It’s a whole story that unfolds about one person. And this could be you. Put yourself in Ramey’s place, sit down at the table, and join us for how to form your own health strategy, beginning with understanding what Chinese medicine is in the previous episode. And in this episode, we’re going to focus on qigong.

Now I’m not teaching you the qigong form. That’s something that if you’re interested in, definitely look to my website. I will also leave it in the show notes, a way for you to take this class online. This is the beginning of how Ramey discovers her health in a holistic way.

Were they all, would you say, within one to two months, the miscarriages?

Like, as far as how far you went along?

Ramey: In between, oh yeah, yeah, it would be right to my first trimester, or early, usually six to eight weeks. The one where I was like, I’m done …got me to like 14. And that was the whole progesterone thing. It was like, whole bunch of progesterone, now we’re going to take you off of it.

And it was, me just not necessarily advocating, I think, for myself, too, of like…

Barbara: Well, how can you know?

Ramey: But yeah, you just sort of listen. I was at the clinic, and then I was at a doctor, and then I was also doing acupuncture. So, I was just, I was like, okay, we made it through eight weeks. Yay! You know, I was kind of.

Barbara: So, without the progesterone, were all the pregnancies stopping by eight weeks?

Ramey: Yes. And they would always say, you know, your levels are great, everything’s great, everything’s great. And my acupuncturist was like, no.

Barbara: Things are not great. Things are not great.

Ramey: You’re not in the range that I would want you to be, so. But it wasn’t anything sticking out, alarming, like, “Hey, you don’t have progesterone.” Always unexplained. Always, I don’t quite know. Until I got to the acupuncturist and she was like, I think I know. I think I know what is going on. And then had a really, not easy pregnancy, but comfortable.

Barbara: What was not easy about it?

Ramey: The end part was the worst. I got cholestasis at the end, so we got you here. Oh, right, so, you know, there’s still issues. Gotta get this baby out, basically, was like my body. I always felt that. My body was, like, we’ll give you one. And that’s like, yeah, but…

Barbara: Did you want, did you want more?

Ramey: I definitely knew I wanted one, and then once, but once it was over it was like, no. Absolutely not. Now I’m like, absolutely not. I’m so glad we have one and it worked out great for me, and also the second one would’ve been a girl. So, I always wonder about that with, like, the women in my family. There’s a lot of issues. There’s, say, genetic dumping into the women in my family, if that makes sense.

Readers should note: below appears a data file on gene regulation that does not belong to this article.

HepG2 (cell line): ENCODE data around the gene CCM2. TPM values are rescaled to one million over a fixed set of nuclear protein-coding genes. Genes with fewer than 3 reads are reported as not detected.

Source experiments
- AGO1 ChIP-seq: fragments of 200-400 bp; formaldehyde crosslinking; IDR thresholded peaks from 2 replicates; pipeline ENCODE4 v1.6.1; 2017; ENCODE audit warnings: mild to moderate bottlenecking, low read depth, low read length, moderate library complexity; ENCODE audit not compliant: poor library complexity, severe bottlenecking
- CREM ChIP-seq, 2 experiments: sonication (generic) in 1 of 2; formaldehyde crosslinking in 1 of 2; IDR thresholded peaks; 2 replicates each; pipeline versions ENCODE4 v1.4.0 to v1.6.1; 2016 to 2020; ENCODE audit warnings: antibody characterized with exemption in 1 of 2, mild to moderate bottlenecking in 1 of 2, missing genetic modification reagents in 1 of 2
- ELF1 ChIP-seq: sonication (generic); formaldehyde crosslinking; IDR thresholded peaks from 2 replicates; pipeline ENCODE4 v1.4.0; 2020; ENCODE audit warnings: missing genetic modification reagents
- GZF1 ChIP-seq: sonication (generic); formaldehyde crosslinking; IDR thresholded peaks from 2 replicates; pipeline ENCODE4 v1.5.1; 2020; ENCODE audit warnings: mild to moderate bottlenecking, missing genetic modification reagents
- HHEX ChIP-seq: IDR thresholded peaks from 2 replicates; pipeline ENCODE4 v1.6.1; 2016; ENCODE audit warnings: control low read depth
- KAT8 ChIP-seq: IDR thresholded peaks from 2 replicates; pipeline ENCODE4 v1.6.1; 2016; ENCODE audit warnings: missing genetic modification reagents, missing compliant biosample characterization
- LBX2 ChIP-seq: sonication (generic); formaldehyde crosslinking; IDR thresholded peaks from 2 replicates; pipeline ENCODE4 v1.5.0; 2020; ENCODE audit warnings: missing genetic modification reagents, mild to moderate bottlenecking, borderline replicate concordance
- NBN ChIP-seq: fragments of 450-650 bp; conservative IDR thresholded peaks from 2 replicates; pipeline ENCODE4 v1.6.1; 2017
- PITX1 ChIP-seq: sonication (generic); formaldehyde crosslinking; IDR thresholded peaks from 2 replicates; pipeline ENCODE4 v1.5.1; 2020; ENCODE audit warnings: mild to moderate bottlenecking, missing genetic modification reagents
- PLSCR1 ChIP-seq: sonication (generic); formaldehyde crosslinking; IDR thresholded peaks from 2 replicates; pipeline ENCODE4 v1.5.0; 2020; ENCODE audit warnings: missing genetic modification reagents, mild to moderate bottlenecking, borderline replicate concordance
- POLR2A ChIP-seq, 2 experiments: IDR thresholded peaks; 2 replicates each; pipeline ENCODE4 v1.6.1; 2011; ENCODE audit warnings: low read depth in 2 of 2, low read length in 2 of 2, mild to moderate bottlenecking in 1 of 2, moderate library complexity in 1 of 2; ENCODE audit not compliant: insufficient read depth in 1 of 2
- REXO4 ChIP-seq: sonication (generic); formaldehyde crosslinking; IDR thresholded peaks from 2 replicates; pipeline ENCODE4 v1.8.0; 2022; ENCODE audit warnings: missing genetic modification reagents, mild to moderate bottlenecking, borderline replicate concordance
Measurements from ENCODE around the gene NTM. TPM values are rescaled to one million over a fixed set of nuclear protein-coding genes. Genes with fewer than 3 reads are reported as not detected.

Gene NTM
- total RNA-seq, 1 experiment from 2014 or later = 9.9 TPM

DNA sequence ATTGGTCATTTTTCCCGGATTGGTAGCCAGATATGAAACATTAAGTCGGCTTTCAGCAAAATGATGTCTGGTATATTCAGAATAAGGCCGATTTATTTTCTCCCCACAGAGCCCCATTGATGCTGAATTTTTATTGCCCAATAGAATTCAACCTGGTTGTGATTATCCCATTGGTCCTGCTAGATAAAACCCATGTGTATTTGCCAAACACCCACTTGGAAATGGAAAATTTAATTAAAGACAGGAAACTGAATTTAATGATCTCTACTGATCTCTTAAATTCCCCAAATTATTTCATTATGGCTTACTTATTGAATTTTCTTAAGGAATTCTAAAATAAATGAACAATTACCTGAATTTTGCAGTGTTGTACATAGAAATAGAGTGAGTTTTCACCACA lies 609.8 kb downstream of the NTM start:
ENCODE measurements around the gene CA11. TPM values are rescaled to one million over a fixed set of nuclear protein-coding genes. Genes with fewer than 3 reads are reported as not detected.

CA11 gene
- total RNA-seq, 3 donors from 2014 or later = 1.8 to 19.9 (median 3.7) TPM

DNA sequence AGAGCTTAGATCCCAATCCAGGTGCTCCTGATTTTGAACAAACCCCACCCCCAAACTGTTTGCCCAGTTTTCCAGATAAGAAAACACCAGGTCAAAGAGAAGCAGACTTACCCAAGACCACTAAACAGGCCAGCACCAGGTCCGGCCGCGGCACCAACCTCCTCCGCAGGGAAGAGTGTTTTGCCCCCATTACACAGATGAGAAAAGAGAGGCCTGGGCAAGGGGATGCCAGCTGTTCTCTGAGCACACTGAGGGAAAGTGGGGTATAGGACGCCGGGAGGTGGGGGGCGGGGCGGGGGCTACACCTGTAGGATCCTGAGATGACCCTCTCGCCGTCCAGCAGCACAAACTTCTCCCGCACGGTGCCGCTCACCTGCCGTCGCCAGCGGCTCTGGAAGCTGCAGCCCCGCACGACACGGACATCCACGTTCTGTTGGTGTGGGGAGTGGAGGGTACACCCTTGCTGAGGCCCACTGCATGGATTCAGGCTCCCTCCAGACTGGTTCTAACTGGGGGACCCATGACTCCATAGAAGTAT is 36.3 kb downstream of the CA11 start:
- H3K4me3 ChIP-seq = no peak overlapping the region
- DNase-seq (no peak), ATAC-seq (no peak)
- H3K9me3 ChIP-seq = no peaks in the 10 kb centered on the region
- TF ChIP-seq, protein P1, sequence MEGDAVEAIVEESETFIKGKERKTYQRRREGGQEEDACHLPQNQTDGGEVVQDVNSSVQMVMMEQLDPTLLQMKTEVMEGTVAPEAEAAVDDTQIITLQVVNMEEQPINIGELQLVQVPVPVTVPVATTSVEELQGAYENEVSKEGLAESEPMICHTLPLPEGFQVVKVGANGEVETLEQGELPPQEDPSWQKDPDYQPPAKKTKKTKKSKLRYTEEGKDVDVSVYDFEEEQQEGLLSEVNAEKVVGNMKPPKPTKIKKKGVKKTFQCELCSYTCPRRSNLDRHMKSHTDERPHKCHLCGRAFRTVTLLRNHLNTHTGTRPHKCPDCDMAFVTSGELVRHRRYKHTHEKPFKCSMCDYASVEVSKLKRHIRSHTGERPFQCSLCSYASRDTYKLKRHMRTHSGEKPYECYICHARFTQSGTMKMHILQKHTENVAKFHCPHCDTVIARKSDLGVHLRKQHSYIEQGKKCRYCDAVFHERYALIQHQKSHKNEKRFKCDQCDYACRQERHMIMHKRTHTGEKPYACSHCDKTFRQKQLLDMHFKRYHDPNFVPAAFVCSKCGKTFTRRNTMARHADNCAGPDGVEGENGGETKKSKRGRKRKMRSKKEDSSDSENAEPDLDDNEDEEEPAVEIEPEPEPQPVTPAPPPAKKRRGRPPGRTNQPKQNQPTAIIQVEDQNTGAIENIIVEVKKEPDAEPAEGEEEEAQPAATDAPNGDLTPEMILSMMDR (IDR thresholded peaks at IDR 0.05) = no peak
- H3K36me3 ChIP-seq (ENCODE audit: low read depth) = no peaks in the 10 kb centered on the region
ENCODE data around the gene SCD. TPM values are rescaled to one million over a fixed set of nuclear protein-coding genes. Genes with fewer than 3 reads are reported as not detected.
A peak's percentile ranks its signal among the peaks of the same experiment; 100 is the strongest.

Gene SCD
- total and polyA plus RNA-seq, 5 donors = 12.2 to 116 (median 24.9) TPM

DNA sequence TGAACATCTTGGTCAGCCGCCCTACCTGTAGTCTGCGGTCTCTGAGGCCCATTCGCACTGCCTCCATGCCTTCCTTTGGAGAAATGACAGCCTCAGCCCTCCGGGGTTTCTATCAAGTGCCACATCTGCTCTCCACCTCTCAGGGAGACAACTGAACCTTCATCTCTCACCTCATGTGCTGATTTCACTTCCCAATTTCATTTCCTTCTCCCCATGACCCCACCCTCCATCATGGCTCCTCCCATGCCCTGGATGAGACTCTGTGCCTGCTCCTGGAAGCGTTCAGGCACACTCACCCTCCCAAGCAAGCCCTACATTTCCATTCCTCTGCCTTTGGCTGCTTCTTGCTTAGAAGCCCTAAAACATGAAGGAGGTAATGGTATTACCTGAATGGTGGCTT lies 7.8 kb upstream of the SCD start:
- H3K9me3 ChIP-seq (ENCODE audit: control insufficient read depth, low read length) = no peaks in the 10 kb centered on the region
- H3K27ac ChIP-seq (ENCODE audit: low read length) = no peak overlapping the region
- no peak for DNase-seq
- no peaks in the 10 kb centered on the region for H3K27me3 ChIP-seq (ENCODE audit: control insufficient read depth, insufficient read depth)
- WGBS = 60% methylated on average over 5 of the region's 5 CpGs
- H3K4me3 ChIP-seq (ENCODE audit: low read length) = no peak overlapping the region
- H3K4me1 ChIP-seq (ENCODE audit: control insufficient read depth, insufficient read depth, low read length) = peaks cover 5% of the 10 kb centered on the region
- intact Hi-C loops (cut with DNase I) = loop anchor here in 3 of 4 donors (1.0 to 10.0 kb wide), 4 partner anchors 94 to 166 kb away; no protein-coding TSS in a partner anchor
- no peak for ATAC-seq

Barbara: You mean, like, with the eye issues?

Ramey: All of the issues, even psychological, like, all of that sort of flows through the women in my family. So, that was another thing I was like, oh.

Barbara: What type of psychological stuff?

Ramey: Mostly therapy. Depression, things like that. I think my mom was really severely had that or some form of spectrum things that just made her not able to connect very well like not with any of her kids in a way.

I don’t have any sort of relationship with her like my other my other siblings we don’t.

Barbara: Your dad had alcoholism?

Ramey: Yes. Yeah.

Barbara: Is that how he died?

Ramey: Yes. He had quit drinking, but he, yeah, so it was all liver cirrhosis.

It turned into cancer. I think when you’re taking all those medications too, at some point, either your liver causes the cancer or whatever medication you’re taking eventually can cause things to start to go wrong.

Barbara: Well, with Chinese medicine, there’s actually a definite, there’s a pattern to all of those things together. Which is why I thought it was really interesting, you know, when you were telling me your story that everything was pointing to liver. . Pretty much.

Ramey: Every time I go to the acupuncturist, she’s like, guess what?

Barbara: We’re going to needle that. And we’re going to… Oh, yeah.

Ramey: It’s the liver again. It’s… Stagnant qi. I remember my…